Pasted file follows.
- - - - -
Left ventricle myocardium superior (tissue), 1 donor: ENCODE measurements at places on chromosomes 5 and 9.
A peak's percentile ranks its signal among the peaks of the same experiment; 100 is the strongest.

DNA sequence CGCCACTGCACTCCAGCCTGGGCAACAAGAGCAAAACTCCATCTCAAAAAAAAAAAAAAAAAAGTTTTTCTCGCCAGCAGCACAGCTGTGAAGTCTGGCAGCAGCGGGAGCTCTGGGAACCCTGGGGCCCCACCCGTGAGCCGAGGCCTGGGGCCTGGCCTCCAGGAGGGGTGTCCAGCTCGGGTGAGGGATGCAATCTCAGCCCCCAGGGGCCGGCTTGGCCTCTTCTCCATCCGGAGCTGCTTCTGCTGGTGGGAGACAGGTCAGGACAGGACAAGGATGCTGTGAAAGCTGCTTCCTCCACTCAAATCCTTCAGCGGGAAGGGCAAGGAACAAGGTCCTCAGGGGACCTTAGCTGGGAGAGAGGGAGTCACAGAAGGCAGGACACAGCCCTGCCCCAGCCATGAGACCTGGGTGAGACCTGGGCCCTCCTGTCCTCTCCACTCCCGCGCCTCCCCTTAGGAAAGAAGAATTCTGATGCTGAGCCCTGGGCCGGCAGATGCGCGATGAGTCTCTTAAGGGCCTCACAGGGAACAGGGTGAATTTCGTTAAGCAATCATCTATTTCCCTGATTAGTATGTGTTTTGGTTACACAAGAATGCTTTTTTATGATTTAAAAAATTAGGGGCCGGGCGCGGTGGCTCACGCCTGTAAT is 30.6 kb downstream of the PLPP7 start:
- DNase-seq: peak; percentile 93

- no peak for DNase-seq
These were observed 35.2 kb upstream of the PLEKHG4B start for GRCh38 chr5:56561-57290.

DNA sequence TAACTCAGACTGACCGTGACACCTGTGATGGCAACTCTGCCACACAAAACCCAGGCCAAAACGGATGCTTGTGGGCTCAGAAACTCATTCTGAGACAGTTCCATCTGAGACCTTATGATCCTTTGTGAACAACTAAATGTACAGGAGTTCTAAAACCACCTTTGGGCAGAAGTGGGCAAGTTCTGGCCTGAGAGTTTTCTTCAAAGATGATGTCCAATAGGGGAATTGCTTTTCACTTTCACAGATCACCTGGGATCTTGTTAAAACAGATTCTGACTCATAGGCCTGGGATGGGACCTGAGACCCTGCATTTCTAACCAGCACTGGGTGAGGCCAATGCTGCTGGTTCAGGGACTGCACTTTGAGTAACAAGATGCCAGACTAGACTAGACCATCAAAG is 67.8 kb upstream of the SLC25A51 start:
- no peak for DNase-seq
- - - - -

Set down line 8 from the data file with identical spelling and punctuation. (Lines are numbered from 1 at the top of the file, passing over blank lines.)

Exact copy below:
- no peak for DNase-seq